The Mississippi plays a vital role in Mark Twain’s classic novel, The Adventures of Huckleberry Finn. The river symbolizes freedom for the main characters, including Huck Finn who fled being “civilized,” and his best friend Jim, a slave.
The Union obtaining control of the Mississippi River during the Civil War, including after the capture of Vicksburg, was a major turning point. The Confederacy was split into two, or to be more poetic about it, “split in twain.”
The Great Mississippi Flood of 1927 was the most destructive river flood in the history of the United States. The Mississippi River flows into the Gulf of Mexico.
The “Great River”
The Yukon River (which means “Great River”) is the largest river on this list but only about sixty percent of it flows in the United States.
The Alaskan natives fished the river, including for its salmon, for thousands of years. Russians explored it in the 19th Century, using it for fur trade. In the 1890s, gold was found in the area, leading to the great Klondike Gold Rush.
The river was very important for transportation until air and road transportation replaced it in the 1950s. And, dinosaurs’ footprints were found in the area!
The river flows into the Bering Sea.
Rio Grande (The Big River)
Everything is big in Texas, so of course, the biggest river in Texas is named the “Rio Grande.”
The river starts in the Colorado Rockies and flows into the Gulf of Mexico. Its water is used for irrigation, hydropower, municipal uses, and recreation.
The river serves as a border between the United States and Mexico. Many people try to cross it to avoid official border crossings.
Arkansas (Insert Good Nickname Here)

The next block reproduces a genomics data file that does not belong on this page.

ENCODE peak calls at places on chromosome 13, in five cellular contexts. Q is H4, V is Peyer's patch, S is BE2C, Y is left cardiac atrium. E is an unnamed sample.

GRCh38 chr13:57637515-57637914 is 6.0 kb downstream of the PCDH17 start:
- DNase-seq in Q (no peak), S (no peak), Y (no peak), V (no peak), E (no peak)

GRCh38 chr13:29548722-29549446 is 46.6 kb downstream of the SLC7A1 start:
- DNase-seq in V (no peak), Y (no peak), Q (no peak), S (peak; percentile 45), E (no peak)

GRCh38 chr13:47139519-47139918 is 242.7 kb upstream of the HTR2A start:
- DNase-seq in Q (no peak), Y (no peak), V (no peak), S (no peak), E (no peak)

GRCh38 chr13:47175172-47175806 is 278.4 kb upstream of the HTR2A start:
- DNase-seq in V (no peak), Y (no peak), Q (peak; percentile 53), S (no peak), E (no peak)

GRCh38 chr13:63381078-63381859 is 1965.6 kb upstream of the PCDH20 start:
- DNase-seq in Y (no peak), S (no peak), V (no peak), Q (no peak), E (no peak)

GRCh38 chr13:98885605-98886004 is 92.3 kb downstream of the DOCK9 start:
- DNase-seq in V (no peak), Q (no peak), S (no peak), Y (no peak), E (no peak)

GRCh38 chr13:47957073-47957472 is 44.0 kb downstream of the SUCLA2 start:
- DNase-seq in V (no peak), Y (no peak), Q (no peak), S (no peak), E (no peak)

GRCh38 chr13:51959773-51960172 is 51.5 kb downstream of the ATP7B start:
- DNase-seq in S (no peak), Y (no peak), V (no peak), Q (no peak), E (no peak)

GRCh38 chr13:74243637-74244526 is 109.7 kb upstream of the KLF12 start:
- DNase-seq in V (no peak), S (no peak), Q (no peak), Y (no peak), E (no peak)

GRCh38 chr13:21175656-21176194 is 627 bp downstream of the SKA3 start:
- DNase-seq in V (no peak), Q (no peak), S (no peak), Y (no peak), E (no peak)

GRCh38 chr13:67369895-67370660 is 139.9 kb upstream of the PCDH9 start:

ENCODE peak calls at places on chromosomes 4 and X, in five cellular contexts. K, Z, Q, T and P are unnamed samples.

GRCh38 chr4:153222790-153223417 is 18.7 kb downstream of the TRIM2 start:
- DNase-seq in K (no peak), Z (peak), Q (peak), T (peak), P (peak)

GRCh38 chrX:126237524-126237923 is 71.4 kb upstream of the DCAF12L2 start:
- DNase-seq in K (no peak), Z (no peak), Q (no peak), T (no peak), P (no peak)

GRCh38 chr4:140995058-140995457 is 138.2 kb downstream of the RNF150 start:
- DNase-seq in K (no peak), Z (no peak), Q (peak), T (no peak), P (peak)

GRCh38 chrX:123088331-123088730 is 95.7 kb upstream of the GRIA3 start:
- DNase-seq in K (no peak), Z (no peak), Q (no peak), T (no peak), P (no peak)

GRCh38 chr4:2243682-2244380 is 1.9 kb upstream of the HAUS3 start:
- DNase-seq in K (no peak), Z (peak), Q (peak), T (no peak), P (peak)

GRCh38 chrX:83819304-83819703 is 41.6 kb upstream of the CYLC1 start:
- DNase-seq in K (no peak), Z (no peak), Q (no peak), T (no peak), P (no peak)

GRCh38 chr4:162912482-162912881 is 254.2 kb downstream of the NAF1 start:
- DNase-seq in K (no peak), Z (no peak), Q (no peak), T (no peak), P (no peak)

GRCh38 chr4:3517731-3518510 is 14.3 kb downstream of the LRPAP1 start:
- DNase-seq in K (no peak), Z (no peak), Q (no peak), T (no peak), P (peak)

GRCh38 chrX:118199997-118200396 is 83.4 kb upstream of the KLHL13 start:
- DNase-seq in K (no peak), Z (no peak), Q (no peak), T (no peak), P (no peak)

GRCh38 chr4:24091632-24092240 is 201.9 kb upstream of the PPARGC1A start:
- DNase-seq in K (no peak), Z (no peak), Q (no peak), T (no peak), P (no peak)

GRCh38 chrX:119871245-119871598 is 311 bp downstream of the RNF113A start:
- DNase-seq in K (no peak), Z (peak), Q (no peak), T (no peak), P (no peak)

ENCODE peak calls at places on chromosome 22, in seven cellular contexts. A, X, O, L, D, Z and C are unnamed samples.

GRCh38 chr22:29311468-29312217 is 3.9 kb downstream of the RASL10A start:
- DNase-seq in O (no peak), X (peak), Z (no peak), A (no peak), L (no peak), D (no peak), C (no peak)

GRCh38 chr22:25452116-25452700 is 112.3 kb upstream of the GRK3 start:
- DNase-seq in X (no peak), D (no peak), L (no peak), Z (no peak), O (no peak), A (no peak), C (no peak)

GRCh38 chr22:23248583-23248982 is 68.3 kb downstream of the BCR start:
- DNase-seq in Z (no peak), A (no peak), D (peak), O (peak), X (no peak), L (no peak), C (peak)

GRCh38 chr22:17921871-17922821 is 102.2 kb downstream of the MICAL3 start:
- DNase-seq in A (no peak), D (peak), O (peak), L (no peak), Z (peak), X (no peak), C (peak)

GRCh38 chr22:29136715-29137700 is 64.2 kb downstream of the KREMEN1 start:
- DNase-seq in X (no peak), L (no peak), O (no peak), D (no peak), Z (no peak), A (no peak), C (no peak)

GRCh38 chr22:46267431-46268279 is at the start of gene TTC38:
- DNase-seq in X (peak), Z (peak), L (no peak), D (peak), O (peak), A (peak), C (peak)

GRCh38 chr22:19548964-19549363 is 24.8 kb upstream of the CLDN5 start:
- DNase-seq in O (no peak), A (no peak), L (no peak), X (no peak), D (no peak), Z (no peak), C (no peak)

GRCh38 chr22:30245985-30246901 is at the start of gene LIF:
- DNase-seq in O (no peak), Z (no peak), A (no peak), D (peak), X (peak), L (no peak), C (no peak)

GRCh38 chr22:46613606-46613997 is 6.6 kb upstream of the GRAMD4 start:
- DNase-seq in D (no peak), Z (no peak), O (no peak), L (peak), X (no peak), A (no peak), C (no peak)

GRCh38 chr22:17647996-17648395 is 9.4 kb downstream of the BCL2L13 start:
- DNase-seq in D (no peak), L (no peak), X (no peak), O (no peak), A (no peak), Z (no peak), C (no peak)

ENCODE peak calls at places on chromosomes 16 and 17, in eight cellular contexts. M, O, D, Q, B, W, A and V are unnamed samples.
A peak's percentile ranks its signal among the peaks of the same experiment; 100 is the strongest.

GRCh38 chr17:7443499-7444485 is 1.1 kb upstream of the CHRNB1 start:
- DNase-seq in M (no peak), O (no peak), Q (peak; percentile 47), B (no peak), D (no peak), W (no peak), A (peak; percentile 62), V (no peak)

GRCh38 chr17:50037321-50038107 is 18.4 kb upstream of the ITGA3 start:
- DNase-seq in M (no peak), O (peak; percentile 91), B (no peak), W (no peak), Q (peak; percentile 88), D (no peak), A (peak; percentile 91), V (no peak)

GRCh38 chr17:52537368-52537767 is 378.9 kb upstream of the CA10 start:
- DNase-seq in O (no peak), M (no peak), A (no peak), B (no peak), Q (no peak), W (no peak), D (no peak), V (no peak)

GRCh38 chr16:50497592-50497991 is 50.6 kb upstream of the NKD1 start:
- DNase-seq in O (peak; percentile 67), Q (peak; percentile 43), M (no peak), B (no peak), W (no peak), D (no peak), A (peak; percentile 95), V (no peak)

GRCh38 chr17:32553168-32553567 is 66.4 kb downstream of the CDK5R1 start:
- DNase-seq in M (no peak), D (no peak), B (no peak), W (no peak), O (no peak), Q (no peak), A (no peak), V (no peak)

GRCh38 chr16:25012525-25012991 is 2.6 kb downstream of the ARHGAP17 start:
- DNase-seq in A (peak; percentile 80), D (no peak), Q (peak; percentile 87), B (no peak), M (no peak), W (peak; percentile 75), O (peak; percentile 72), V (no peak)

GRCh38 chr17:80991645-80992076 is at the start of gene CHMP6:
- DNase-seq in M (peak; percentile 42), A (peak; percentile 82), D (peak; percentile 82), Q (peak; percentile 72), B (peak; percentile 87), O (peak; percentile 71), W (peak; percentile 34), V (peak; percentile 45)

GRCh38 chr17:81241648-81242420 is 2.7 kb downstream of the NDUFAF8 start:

Early French explorers named the Arkansas River after Native Americans who lived at its mouth. Many Native American nations have lived in the region for thousands of years.
The river originates in the Rocky Mountains and flows into the Mississippi River. It was very important to the exploration and development of the Great Plains and the Southwest.
In 1819, the Arkansas River was the boundary between the U.S. and Mexico. The river was important to the steamboat trade in the mid-19th Century. The Santa Fe Trail that guided people who migrated west followed the Arkansas River.
The river is filled with wildlife and aquatic life. It is a popular fishing, camping, and kayaking location. The only thing it really needs is a good nickname.
Other Important Rivers
The St. Lawrence River that originates in the Great Lakes is often considered part of a wider river system, part of which is in Canada. It played an important role in French exploration.
The Hudson River is small at 315 miles but played an important role in United States history. The Erie Canal in the 1820s connected the Hudson River with the Great Lakes, opening up an important trade route. The river played an important role in New York City’s history.
Rivers Continue To Be Important
Rivers also played a major role in the history of the United States. A basic sign of this is their importance in culture, including the great works of Mark Twain.
Rivers great and small continue to play an important role in our nation’s life.